A: You kind of get a little bit addicted to the competition and you just can’t wait to start playing the matches, so just the excitement to start competing on those days and then seeing how everything plays out and enjoying the moment, it’s definitely the most special thing for me. I’m outside a lot, I’m with younger people a lot even though I’m getting older. It’s just the feeling of being alive and competing and living through the guys (of) what I had gone through years before.

Q: What’s your main motivation?

A: I think you just keep on getting better. The ultimate goal is, someday you want to win a national championship but I think for these players, when they sign to be a Cowboy, you want to give them the best student-athlete experience. You want to make sure they can win on a championship level team so it motivates me trying to get them to the best level I can. I love to see how they grow up and mature as kids as they go on during the most pivotal years in their life to see them grow and anything I can do to help them achieve their goals on and off the tennis court is really rewarding. It motivates me to see them come away with a degree and make the right choice to come to Oklahoma State.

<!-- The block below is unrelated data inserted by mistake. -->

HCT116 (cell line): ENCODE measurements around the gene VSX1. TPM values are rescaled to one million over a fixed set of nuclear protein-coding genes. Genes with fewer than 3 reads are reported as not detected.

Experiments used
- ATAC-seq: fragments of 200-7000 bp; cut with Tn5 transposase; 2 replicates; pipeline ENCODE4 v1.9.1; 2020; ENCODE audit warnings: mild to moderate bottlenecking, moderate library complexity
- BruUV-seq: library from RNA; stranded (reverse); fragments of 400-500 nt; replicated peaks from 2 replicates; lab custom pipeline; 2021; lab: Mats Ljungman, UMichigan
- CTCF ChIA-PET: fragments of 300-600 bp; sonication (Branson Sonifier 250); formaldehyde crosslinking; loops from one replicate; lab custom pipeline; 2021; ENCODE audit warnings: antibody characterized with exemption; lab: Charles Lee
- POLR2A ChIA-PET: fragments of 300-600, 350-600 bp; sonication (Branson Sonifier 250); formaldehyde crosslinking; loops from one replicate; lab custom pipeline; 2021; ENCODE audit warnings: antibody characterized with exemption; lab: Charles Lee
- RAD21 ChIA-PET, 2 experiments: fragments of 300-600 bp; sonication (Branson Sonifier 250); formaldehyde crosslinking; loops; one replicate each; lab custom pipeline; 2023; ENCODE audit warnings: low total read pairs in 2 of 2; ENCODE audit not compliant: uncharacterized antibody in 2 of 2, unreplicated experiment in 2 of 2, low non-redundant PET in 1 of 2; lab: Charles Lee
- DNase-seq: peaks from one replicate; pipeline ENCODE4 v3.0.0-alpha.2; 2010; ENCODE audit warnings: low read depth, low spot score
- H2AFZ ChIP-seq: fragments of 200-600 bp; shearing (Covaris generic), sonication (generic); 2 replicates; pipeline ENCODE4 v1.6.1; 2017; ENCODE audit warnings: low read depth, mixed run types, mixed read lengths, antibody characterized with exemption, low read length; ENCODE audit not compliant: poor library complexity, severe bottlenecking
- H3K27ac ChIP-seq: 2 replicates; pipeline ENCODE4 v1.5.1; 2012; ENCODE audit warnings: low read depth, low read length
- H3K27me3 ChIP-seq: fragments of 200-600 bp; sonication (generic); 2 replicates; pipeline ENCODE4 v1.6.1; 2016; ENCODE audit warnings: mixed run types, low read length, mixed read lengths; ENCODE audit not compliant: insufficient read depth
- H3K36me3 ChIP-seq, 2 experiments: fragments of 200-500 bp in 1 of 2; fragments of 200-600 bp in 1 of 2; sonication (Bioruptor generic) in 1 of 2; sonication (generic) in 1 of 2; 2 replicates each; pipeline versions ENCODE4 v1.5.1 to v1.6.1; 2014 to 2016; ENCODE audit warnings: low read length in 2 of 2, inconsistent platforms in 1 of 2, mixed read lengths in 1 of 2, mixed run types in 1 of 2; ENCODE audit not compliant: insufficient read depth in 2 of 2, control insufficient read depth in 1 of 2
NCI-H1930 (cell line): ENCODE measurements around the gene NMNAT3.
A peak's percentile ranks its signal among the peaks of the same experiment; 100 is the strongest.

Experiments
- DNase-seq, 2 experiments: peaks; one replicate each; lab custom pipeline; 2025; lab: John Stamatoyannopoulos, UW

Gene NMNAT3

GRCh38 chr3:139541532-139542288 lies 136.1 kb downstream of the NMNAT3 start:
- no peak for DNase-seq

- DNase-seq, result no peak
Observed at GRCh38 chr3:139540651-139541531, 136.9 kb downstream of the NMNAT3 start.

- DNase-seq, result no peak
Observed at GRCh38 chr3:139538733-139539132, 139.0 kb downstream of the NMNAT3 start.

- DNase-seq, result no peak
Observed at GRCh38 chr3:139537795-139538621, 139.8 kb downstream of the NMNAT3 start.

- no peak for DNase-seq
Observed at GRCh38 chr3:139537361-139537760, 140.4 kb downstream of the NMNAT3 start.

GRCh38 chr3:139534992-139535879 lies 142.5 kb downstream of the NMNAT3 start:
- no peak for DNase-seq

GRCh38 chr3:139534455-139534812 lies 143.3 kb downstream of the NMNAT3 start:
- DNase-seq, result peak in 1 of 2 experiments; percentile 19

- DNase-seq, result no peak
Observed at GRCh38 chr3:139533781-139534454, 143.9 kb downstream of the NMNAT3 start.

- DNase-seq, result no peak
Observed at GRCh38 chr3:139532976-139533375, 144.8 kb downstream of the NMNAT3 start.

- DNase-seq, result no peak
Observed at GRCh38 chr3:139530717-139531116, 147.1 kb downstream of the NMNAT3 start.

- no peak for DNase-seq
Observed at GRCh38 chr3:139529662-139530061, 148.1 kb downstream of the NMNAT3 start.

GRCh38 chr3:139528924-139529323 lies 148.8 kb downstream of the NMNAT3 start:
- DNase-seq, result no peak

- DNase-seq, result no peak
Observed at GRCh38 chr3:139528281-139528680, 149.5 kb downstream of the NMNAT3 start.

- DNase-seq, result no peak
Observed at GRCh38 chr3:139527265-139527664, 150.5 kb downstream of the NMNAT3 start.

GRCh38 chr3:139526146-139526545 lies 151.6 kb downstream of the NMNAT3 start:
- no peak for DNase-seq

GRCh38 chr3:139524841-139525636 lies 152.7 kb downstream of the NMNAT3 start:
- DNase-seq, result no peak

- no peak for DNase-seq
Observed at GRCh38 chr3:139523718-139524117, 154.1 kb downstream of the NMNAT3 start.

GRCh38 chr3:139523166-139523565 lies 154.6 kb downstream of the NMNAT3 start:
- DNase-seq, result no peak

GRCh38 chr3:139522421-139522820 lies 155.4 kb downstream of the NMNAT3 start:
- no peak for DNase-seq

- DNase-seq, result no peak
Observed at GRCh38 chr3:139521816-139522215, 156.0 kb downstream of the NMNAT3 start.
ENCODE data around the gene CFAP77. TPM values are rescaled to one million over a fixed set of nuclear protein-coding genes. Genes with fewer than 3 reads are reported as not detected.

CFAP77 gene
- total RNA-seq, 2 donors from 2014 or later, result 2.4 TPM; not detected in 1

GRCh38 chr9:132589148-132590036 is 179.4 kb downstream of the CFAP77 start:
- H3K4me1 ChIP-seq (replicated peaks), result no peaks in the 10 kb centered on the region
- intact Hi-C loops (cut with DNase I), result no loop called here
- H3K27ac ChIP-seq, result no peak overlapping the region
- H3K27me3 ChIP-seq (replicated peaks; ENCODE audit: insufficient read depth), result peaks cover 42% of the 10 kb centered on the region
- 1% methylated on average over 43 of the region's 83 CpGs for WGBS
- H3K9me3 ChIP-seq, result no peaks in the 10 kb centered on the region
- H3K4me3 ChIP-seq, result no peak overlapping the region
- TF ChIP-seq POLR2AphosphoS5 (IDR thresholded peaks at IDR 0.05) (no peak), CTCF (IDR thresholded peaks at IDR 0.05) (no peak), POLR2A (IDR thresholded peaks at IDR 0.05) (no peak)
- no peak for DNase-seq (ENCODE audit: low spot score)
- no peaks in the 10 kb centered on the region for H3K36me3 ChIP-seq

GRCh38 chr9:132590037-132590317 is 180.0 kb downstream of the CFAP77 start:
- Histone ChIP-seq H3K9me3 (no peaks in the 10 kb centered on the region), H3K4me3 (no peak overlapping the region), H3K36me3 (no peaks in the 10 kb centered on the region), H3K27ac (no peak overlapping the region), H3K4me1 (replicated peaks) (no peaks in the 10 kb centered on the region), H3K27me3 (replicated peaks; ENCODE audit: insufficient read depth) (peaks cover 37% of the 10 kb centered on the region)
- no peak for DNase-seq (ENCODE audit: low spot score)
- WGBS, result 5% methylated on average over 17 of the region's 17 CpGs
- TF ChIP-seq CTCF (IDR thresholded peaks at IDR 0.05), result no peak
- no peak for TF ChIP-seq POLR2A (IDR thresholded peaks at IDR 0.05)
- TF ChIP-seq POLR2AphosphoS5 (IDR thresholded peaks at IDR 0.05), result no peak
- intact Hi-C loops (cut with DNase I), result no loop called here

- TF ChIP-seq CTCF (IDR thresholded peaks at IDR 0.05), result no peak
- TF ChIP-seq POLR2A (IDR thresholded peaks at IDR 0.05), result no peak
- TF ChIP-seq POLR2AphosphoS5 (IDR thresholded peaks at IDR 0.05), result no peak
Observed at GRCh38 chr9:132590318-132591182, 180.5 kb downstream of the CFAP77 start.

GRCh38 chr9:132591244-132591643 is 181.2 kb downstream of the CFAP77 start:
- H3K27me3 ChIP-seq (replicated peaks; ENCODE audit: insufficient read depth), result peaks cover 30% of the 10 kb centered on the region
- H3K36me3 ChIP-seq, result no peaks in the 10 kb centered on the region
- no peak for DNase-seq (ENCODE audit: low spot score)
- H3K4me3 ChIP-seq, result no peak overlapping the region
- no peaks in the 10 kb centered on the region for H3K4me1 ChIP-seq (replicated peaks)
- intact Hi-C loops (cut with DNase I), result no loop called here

Q: How do you think the COVID-19 pandemic will influence you and your boys in the near future?